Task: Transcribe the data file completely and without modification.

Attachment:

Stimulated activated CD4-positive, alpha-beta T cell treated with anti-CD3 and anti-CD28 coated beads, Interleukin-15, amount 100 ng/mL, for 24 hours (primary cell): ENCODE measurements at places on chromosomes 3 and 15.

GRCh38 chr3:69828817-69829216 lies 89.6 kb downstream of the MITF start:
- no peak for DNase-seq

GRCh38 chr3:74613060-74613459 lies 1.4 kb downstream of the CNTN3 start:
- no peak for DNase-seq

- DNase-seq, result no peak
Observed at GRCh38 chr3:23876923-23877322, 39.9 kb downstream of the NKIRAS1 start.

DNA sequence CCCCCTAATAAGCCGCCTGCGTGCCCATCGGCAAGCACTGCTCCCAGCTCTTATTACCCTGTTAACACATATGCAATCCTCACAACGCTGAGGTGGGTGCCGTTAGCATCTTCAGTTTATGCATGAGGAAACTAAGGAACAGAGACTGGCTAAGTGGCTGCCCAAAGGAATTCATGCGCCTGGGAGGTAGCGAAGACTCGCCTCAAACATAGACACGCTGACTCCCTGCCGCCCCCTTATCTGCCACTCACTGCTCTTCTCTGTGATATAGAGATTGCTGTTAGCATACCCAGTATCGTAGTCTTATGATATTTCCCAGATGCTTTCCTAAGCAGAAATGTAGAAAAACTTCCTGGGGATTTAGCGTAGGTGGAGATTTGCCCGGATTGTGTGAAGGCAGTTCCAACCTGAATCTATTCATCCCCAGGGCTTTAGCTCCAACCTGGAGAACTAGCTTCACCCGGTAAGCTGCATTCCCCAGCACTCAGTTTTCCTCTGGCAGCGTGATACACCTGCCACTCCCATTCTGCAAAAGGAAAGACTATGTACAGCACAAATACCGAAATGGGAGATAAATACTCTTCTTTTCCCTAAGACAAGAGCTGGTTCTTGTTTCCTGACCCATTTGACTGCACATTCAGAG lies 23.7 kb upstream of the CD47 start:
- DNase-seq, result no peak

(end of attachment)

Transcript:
Stimulated activated CD4-positive, alpha-beta T cell treated with anti-CD3 and anti-CD28 coated beads, Interleukin-15, amount 100 ng/mL, for 24 hours (primary cell): ENCODE measurements at places on chromosomes 3 and 15.

GRCh38 chr3:69828817-69829216 lies 89.6 kb downstream of the MITF start:
- no peak for DNase-seq

GRCh38 chr3:74613060-74613459 lies 1.4 kb downstream of the CNTN3 start:
- no peak for DNase-seq

- DNase-seq, result no peak
Observed at GRCh38 chr3:23876923-23877322, 39.9 kb downstream of the NKIRAS1 start.

DNA sequence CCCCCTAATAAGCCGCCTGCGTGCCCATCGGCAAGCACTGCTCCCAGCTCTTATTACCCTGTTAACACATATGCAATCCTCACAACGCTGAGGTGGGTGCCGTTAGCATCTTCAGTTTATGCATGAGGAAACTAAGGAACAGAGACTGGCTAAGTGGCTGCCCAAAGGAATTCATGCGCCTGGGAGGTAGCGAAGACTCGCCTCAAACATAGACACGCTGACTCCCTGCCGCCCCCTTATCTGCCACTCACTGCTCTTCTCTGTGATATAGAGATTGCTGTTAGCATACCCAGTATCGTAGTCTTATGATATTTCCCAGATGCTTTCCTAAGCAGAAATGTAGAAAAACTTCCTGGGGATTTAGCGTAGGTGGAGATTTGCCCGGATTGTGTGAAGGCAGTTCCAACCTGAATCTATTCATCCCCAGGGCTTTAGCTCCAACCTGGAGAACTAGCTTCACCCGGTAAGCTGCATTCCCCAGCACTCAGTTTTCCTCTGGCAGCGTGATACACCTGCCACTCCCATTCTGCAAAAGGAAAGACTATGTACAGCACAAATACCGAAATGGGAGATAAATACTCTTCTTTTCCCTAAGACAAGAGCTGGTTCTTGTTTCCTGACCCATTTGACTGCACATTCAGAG lies 23.7 kb upstream of the CD47 start:
- DNase-seq, result no peak